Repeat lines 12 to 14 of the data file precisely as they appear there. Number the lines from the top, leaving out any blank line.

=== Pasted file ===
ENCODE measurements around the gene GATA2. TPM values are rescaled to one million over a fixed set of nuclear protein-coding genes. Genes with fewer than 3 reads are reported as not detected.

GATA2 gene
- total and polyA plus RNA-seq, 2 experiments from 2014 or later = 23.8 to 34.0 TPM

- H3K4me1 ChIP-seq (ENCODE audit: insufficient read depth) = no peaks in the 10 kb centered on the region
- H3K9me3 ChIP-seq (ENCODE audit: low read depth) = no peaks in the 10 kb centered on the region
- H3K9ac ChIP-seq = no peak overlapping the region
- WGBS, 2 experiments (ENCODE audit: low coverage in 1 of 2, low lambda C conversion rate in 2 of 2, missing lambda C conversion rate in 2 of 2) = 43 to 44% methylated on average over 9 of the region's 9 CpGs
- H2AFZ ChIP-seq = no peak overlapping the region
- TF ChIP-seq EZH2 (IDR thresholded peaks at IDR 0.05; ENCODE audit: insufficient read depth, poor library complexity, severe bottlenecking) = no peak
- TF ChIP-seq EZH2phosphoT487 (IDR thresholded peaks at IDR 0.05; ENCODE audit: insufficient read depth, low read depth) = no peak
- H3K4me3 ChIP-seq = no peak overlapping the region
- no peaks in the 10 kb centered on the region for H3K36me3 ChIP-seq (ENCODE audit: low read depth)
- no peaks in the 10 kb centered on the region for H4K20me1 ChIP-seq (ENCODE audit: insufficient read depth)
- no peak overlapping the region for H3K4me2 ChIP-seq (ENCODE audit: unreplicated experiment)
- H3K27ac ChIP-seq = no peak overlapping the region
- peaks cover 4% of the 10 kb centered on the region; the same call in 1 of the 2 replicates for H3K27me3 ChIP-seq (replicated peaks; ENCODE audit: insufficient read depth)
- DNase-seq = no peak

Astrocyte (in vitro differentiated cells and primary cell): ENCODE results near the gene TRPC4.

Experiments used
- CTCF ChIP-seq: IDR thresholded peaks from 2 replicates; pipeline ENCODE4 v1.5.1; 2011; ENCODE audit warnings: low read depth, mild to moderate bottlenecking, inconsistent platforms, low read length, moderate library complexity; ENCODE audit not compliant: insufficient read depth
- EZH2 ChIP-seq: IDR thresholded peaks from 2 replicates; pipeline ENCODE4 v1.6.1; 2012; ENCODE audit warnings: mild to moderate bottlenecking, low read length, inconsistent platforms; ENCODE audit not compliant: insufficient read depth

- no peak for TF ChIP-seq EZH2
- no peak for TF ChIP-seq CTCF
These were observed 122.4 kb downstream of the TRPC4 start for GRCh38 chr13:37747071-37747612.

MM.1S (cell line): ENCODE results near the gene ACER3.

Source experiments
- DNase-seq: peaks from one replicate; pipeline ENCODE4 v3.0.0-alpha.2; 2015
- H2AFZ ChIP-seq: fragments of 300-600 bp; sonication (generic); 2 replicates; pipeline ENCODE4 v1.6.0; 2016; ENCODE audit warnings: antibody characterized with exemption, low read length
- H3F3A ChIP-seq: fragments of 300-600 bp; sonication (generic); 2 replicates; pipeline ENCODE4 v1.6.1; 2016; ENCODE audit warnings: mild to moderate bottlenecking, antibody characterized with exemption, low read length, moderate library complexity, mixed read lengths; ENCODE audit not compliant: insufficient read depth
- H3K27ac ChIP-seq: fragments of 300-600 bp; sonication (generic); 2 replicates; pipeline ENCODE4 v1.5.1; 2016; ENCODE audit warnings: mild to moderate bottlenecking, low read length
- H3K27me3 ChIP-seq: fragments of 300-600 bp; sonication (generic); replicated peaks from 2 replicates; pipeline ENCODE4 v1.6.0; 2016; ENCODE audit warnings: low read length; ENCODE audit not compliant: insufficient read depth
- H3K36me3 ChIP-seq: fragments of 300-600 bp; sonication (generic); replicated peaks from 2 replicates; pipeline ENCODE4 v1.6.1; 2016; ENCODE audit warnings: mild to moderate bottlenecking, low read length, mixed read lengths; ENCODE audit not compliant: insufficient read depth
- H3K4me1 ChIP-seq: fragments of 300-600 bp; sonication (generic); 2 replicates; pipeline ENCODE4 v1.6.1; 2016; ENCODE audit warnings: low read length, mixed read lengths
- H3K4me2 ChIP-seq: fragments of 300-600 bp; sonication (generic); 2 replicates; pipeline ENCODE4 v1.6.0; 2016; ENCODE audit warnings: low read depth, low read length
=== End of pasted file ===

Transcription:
- no peaks in the 10 kb centered on the region for H3K36me3 ChIP-seq (ENCODE audit: low read depth)
- no peaks in the 10 kb centered on the region for H4K20me1 ChIP-seq (ENCODE audit: insufficient read depth)
- no peak overlapping the region for H3K4me2 ChIP-seq (ENCODE audit: unreplicated experiment)